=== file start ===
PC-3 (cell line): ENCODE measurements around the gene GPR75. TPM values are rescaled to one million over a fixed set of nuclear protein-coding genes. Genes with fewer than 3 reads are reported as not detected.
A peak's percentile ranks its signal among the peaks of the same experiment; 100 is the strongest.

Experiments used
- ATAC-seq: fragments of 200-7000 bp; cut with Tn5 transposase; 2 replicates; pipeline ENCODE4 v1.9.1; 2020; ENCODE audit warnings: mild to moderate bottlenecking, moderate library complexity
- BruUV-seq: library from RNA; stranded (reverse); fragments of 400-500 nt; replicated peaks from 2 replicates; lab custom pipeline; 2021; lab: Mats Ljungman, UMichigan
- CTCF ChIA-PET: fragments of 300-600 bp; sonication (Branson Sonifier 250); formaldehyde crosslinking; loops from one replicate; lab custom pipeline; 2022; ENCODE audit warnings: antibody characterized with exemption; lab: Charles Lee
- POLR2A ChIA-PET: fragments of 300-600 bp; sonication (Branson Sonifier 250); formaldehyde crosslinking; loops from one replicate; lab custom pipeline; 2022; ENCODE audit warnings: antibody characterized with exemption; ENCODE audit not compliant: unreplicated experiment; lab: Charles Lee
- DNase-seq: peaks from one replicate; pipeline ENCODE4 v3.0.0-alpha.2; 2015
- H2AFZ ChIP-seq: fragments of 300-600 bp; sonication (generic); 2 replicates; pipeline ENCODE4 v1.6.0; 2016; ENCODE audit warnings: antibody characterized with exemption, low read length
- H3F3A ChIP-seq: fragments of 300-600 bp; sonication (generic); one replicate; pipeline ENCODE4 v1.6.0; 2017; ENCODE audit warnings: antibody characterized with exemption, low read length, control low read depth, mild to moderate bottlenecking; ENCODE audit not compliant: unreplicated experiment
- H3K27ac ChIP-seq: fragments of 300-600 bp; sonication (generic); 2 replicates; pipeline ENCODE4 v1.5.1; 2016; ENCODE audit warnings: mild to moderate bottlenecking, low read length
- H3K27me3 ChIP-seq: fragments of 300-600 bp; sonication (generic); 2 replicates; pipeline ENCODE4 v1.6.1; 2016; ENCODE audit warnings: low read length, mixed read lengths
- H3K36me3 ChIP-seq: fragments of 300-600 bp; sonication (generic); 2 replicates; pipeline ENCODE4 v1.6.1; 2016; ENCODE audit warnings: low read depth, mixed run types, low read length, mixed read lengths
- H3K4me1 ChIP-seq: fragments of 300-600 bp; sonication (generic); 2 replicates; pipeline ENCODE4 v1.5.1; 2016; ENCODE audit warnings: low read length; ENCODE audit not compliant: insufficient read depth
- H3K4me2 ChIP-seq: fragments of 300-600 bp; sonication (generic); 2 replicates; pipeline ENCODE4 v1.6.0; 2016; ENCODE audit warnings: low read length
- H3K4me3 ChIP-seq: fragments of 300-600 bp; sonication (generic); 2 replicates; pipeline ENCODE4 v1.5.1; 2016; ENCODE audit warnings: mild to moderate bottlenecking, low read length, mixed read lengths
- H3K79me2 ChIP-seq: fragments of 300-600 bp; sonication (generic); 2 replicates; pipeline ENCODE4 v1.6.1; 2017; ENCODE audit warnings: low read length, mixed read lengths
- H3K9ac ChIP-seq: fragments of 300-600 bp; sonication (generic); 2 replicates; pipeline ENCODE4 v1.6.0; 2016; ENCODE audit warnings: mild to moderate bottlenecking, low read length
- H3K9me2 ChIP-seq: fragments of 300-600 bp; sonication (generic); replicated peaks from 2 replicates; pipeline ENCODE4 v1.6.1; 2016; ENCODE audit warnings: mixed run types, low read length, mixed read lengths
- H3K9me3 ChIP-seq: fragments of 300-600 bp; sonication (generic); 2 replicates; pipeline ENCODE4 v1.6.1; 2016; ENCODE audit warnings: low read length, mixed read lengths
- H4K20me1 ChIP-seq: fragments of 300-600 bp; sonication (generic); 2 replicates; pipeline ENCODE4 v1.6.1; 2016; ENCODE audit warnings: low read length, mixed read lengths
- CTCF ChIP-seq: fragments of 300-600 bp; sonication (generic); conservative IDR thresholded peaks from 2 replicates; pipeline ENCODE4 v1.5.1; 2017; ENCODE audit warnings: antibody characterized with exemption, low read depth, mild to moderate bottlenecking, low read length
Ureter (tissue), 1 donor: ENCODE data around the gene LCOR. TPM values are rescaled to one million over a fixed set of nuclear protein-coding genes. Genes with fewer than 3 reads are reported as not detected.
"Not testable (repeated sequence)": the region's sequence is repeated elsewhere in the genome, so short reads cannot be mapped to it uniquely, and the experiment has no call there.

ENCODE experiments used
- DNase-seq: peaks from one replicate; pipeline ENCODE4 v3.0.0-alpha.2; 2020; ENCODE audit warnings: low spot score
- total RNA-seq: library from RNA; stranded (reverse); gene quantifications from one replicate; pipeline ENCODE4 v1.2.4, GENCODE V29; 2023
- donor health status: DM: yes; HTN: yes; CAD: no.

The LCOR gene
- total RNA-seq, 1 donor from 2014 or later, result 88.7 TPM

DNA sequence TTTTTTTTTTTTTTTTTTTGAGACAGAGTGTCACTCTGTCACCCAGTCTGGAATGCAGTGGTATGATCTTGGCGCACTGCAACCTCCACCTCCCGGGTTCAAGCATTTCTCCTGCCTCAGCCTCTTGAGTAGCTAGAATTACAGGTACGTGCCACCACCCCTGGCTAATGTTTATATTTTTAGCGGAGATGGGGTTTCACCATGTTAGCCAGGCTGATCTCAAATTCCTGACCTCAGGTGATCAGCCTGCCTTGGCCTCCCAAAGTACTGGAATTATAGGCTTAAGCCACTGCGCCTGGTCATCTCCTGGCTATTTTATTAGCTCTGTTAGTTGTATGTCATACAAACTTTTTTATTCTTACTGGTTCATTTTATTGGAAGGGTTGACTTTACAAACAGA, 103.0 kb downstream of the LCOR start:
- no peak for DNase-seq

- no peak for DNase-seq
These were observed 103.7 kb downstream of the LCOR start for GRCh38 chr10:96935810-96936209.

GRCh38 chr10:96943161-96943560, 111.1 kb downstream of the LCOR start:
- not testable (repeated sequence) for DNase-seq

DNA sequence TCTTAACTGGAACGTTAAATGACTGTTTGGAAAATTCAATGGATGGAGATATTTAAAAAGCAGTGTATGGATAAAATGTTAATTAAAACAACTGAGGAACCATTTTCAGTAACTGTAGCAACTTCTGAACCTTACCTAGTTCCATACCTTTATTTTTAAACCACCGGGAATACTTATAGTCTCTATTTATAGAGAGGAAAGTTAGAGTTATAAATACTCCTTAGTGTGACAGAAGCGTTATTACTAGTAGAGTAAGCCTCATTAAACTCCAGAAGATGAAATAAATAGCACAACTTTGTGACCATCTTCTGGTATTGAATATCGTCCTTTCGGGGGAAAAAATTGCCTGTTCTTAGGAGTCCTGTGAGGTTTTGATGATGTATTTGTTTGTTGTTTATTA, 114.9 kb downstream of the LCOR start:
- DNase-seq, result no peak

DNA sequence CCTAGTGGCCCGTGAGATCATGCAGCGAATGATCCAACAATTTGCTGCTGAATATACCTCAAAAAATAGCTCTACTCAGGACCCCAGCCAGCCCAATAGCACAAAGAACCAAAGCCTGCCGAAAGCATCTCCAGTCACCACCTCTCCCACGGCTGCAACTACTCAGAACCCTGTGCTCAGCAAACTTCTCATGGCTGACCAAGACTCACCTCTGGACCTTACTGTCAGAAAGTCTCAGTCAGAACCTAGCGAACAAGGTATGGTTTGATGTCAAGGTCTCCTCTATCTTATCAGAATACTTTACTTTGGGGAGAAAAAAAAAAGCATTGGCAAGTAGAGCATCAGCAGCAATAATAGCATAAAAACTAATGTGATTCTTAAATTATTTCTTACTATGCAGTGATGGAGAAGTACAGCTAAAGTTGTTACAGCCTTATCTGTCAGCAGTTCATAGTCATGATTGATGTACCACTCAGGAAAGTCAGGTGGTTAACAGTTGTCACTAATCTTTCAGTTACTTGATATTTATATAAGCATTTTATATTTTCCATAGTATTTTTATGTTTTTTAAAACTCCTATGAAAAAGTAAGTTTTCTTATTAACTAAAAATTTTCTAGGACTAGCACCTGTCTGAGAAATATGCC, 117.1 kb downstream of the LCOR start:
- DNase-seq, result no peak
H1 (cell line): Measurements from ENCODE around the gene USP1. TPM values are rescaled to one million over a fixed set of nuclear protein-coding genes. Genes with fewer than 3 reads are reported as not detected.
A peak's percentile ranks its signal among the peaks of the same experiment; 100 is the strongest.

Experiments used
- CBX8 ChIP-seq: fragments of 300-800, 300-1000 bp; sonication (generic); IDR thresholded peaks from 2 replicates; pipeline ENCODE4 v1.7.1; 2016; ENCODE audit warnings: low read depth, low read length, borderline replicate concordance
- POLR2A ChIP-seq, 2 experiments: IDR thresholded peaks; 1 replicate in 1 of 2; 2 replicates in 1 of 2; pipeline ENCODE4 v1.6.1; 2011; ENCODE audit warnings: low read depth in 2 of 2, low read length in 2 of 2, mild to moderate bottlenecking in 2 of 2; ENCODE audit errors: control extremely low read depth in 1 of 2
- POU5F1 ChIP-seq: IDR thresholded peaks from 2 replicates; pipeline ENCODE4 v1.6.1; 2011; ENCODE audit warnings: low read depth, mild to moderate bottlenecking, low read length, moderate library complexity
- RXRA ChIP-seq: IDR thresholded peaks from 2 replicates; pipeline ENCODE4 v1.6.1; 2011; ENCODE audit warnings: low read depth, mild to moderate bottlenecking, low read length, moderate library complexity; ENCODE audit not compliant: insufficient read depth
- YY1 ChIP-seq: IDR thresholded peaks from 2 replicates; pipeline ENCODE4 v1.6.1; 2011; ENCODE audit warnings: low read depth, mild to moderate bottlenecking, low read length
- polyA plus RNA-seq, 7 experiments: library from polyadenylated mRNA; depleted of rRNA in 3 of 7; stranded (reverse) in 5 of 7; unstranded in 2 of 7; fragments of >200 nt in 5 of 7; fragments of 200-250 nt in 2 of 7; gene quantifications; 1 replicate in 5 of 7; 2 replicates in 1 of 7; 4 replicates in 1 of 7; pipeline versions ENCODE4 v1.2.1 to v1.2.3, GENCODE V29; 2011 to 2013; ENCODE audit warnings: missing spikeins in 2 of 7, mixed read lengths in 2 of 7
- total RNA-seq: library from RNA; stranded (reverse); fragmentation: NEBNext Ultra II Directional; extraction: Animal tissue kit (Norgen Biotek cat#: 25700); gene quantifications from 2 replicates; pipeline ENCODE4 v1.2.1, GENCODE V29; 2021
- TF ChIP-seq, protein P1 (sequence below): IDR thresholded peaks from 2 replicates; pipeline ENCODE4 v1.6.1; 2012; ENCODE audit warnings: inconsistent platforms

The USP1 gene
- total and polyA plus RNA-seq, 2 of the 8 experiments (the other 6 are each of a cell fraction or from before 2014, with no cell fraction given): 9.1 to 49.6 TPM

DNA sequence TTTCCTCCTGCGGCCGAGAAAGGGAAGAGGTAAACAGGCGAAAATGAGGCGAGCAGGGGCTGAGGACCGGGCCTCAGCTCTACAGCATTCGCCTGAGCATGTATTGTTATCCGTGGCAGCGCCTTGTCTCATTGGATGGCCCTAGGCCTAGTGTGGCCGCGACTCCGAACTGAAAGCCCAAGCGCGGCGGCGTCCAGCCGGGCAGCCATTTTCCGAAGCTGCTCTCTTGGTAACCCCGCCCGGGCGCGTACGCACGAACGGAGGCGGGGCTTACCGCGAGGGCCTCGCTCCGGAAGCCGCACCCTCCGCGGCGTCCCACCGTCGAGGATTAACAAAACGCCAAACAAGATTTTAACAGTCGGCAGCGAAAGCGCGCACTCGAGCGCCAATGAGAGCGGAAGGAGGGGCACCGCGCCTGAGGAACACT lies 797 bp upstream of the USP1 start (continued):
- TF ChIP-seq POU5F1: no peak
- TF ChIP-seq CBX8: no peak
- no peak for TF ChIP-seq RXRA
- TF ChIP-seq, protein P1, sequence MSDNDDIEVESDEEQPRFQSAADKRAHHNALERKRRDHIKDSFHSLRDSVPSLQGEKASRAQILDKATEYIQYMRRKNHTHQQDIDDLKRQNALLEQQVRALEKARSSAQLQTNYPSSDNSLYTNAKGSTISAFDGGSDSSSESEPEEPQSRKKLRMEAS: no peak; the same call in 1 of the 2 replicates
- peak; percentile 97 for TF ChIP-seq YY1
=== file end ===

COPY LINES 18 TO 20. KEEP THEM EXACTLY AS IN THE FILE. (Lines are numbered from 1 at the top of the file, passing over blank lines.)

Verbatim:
- H3K9ac ChIP-seq: fragments of 300-600 bp; sonication (generic); 2 replicates; pipeline ENCODE4 v1.6.0; 2016; ENCODE audit warnings: mild to moderate bottlenecking, low read length
- H3K9me2 ChIP-seq: fragments of 300-600 bp; sonication (generic); replicated peaks from 2 replicates; pipeline ENCODE4 v1.6.1; 2016; ENCODE audit warnings: mixed run types, low read length, mixed read lengths
- H3K9me3 ChIP-seq: fragments of 300-600 bp; sonication (generic); 2 replicates; pipeline ENCODE4 v1.6.1; 2016; ENCODE audit warnings: low read length, mixed read lengths